I think the most intimidating thing about writing fantasy is the creation of new worlds. Does every author need to be a Tolkien-level genius to create their own fantasy universe, complete with invented languages? I’m constantly amazed by the level of detail in Tolkien’s universe, right down to the naming conventions of the dwarf civilization. I don’t know that I possess the focus or knowledge or desire to create several civilizations complete with distinct languages, cultures and histories. I barely have the focus required to finish doing the dishes after dinner. I also know that other authors tend to not put that much effort into things but still manage to be be wildly successful. Stephen King’s Mid-World, the setting of the Dark Tower Series, was completely captivating for me and many others, but the High Speech he invented was dumb as shit.
I suppose it helps if you already have a setting in mind. Tolkien’s Middle Earth is roughly based on Europe, while King’s Mid-World is based on North America. And both authors based some aspects of the cultures of their created worlds on the culture of the existing continent that inspired them. I’m not saying that it’s a great idea to try to do that for your first novel, but I totally tried to do it. I based my story in the Great Lakes (not that anyone would ever figure it out) and decided to have my created world be a hybrid of early Canadian settlers and First Nations cultures as they would have become in an alternate history type of situation. That is, what would Canada have looked like if certain empires had not been successful in claiming the land.
I expected to feel reassured and positive about having a sort of template to use in creating my world. Instead, I found it massively stressful. I was worried about historical accuracy and staying faithful to the linguistic roots of the cultures I’d be using. My intended setting is very complex and it is SO MUCH WORK. I tend to be a perfectionist about these things and feel like I can’t progress with my story until I’ve gotten everything exactly right and manufactured a setting that is believable and engaging. For a while, I was paranoid that the story wouldn’t “turn out right” if I didn’t have that setting in place before I started to build on the plot. But in reality, my story exists without any of this — it existed long before I started fooling around with settings, time periods, and goddamn naming conventions. More and more it’s starting to feel tedious and frivolous to invent a whole world just so that this story can be told.
My newest nerdy antisocial hobby is critiquing stories. I signed up at critique.org, which is sort of an online writing workshop. I don’t submit any work, but I usually manage to read and critique one short story per week if life isn’t super busy. It’s an incredibly engrossing pastime for me, but boring as fuck to everyone else, so I don’t really like to bring it up when someone at work starts the whole “so what do you DO with all of your free time?” Since I don’t have kids, apparently my life outside of work is considered just a gaping meaningless void by those around me who have spawned. (It obviously is a gaping meaningless void, but anyway.) Instead of trying to explain this hobby, I just pretend I have no hobbies and then let them think whatever they want to think. BUT ANYWAY so I do that now. I wish I could get paid to do it. I absolutely love editing.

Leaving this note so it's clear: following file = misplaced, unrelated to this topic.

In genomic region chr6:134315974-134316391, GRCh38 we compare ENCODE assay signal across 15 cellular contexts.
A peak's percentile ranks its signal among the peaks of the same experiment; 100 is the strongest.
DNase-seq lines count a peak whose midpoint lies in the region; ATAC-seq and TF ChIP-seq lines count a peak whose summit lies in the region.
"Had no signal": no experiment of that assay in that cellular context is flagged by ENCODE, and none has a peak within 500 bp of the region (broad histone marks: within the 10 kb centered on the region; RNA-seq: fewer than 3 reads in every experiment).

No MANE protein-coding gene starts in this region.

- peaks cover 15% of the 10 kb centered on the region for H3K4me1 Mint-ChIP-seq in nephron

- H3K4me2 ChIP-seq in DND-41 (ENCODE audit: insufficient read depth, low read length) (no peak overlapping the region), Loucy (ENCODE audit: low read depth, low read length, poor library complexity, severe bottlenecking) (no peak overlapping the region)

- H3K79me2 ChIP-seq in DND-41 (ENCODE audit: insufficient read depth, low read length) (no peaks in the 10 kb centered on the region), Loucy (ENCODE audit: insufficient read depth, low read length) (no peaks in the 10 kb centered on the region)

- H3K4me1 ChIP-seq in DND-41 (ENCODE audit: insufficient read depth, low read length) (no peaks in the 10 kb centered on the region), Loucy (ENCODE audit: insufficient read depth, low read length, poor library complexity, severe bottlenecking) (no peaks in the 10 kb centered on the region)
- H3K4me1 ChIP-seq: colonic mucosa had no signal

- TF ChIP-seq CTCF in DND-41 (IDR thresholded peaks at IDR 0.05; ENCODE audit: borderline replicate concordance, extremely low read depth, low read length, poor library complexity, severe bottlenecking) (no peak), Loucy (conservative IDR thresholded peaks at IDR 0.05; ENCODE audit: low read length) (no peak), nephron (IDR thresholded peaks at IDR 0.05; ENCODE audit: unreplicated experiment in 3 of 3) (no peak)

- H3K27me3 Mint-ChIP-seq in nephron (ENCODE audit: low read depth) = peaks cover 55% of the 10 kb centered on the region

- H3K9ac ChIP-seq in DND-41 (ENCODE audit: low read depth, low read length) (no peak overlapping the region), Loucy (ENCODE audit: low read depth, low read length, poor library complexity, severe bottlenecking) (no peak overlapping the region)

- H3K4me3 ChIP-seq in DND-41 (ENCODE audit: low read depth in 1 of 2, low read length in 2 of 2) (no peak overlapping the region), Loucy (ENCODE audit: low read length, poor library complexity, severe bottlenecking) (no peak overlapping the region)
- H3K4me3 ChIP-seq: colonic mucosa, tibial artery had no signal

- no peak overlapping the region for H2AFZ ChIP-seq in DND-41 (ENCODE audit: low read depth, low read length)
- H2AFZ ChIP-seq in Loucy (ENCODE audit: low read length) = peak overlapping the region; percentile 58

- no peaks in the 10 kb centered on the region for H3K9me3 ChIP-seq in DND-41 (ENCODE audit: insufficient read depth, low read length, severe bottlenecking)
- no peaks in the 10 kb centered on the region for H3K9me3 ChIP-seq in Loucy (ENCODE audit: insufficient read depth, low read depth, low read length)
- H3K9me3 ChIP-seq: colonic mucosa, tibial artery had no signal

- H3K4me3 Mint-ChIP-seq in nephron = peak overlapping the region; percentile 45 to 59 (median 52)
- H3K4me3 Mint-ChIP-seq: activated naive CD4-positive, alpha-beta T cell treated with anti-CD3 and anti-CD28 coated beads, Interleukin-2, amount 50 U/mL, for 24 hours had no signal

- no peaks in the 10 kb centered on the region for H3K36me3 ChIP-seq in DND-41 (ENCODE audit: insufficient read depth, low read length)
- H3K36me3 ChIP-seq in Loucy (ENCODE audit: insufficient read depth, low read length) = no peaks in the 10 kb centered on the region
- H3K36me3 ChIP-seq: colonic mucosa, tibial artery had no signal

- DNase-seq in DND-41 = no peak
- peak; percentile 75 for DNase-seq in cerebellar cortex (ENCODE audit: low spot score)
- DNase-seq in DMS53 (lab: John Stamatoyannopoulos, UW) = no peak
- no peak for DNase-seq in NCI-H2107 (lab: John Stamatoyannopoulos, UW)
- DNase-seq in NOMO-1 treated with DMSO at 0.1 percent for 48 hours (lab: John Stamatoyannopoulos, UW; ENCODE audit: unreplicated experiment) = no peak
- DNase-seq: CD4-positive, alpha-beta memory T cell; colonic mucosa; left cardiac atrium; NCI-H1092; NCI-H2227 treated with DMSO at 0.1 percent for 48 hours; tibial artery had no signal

Editing other folks’ work has helped my writing. I think expanding one’s horizons and reading different kinds of fiction — good or bad — will help a writer either way. But reading first drafts of short stories has kind of helped me relax my perfectionism. I’ve been slowly realizing that even the best story is kind of a mess in its first draft. I like Stephen King’s assertion that a story exists like a dinosaur skeleton in the earth, and it is just waiting to be excavated by the writer. I see that now as I read others’ work. In the past few weeks, I’ve read stories that maybe haven’t emerged intact and need to have all the pieces put together in a better way. Or maybe they haven’t been uncovered all the way, or they just need a little polishing here and there to make everything shine.
I never feel like the writer is just making some shit up — that story exists as a concrete thing, just as real as you or me or this extra large wine glass I’m currently drinking out of. No matter how poorly written, a story exists in its own right and a writer’s true talent is in uncovering it and showing it to the rest of us. By reading and critiquing it I am helping to uncover a very small bit of it. It makes me feel better about my own ideas for stories that have existed for years inside my head. They are not just half-formed mutant idea, but actual things, and even if they look mangled and broken at first, they will eventually emerge as a whole creation. Every stage of editing is just another layer of excavation.
I tell myself this every time I start to despair that my shitty first draft is even shittier and less coherent than I had originally thought. It’s just stage one. It’s a dinosaur femur being dug out of the earth. There are still delicate hand bones, knuckles, teeth and vertebrae to be uncovered. It’s not till those have been pulled out of the earth and pieced together that I will finally know the nature of the creature I am exposing.